Johnny Labelle Dreams of Looking Back on the Current Crisis From 20,000 Years In the Future on “Beginning of the End”

Johnny Labelle, Virus Positions compilation cover

An air of yesteryear floats through Johnny Labelle’s song “Beginning of the End.” Labelle’s croon is reminiscent of Scott Walker with the song’s vibe recalling that of some old Lee Hazlewood songs. The way both of those artists seem to come to us from a long time ago and probably seemed so then. A certain timelessness and the channeling of the hyper reality of a lucid dream. But the seemingly programmed drums place the song in the present even as the string synths and distorted melody cast your mind into a nostalgic and even romantic frame of mind for a world that may never come back and was it so great to begin with? Glittering chimes, Mellotron-esque tones and ethereal drones serve as the backdrop of Labelle talking about having a dream in which he wakes up in 20,000 years and in that framing Labelle explores that head space with a contemplative grandeur. Listen to “Beginning of the End” on Spotify and connect with the Greek songwriter at the links provided.

Mazeppa’s “Storm” Evokes the Grandeur of Maurice Jarre’s 1960s Soundtracks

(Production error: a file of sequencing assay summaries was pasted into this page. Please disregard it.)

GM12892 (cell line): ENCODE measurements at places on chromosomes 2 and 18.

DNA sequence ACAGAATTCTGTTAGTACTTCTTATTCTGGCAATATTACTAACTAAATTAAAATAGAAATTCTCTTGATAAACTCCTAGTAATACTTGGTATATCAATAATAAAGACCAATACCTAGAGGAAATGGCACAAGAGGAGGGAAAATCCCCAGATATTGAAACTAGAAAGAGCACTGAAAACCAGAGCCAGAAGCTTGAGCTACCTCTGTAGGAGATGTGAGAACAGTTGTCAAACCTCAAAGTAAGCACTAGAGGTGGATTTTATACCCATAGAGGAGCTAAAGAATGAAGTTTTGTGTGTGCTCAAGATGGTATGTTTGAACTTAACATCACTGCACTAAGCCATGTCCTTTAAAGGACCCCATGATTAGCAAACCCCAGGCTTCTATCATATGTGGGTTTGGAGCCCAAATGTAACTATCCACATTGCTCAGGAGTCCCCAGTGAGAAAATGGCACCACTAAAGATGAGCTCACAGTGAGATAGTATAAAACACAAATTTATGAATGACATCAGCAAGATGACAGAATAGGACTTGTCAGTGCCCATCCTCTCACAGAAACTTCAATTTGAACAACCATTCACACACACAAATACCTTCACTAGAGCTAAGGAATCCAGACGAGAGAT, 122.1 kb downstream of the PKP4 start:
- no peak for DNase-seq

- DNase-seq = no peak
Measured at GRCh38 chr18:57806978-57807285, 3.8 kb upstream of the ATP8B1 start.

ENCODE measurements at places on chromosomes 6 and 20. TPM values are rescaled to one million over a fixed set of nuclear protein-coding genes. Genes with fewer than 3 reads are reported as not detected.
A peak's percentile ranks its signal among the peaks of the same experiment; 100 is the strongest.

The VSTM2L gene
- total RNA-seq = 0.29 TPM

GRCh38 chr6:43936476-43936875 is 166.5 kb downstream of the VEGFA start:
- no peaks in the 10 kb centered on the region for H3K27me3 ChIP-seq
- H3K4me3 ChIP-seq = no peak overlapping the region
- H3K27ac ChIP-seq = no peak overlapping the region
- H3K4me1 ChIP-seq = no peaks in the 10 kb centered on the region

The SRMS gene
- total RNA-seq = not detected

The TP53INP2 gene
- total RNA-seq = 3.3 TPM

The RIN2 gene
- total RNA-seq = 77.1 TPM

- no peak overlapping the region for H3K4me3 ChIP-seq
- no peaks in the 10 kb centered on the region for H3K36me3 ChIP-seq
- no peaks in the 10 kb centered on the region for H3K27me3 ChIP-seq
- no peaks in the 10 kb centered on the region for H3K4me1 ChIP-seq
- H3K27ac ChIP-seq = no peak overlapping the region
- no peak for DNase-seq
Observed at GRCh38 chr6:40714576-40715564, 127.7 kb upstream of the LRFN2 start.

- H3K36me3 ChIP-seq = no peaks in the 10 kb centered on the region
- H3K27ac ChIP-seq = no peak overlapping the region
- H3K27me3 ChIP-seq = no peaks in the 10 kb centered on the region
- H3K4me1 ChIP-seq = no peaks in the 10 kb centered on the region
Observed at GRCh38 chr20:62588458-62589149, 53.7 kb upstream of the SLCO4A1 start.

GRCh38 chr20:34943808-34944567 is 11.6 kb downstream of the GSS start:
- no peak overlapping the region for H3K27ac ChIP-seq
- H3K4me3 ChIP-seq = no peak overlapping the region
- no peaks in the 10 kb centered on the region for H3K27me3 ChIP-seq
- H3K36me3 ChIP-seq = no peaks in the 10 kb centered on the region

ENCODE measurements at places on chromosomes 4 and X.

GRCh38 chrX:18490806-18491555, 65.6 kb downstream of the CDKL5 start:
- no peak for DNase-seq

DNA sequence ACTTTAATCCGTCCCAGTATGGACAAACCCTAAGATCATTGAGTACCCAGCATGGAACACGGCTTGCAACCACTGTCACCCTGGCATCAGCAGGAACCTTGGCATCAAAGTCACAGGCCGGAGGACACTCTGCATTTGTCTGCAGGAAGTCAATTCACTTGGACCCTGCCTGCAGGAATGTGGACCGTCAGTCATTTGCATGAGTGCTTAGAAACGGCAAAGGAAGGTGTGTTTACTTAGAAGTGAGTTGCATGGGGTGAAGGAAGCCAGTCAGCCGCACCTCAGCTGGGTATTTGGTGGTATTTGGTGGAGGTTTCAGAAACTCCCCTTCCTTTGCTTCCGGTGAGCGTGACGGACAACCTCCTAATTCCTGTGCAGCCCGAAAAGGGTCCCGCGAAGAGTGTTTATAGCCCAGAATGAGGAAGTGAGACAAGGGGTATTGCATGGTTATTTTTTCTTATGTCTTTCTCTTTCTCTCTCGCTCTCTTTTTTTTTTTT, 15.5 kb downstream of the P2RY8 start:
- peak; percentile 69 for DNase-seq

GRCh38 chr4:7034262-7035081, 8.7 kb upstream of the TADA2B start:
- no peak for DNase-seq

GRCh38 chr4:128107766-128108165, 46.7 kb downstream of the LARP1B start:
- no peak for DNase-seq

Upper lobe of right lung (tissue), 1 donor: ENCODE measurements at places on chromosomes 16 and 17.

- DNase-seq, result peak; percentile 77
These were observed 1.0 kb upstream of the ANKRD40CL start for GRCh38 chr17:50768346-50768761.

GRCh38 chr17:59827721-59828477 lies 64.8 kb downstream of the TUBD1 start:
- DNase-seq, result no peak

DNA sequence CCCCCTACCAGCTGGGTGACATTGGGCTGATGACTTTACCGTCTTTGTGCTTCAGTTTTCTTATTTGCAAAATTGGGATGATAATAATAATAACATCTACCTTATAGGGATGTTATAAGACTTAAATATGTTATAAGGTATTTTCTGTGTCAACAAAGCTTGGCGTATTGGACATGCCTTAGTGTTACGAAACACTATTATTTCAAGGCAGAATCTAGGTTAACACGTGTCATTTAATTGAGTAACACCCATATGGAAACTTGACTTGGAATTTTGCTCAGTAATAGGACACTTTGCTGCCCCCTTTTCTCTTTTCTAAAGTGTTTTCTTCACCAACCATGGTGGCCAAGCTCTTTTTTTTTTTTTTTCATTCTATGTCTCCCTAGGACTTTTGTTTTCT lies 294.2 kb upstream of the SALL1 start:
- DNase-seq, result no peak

Mazeppa, photo courtesy the artist

From the opening strains of “Storm” by Mazeppa you can tell you’re in for something different from the realm of modern psychedelic rock. The instrumentation and sweeping dynamics is cinematic in a way reminiscent of Scott Walker’s solo albums Maurice Jarre’s soundtrack work for Lawrence of Arabia and Doctor Zhivago. It is not in that long form but the creative vision behind the track is aiming for something more than just a four minute fifty-six second psych rock song. The rich emotional colorings and the impression that you’re getting a glimpse into more mythical human experiences. Side note: Maurice Jarre is the father of synth pioneer Jean-Michel Jarre. The Israeli band named itself after a Lord Byron poem about the Seventeenth Century Ukrainian leader Ivan Mazepa so there’s bound to be a bit of myth making and grander than average storytelling. That and the fact that singer/musician Michal Perez Noy started the group to write songs by Rainer Maria Rilke. None of these details and speculations are necessary to appreciate the lush gorgeousness of the song that seems to sound timeless in a period when there is a lot of imitation in psychedelic and modern progressive rock and few as orchestral as Mazeppa. The group is planning for a debut album release in September 2019 but for now you can sit back and let your imagination engage with “Storm” below. Links to follow the band its goings on below the song embed.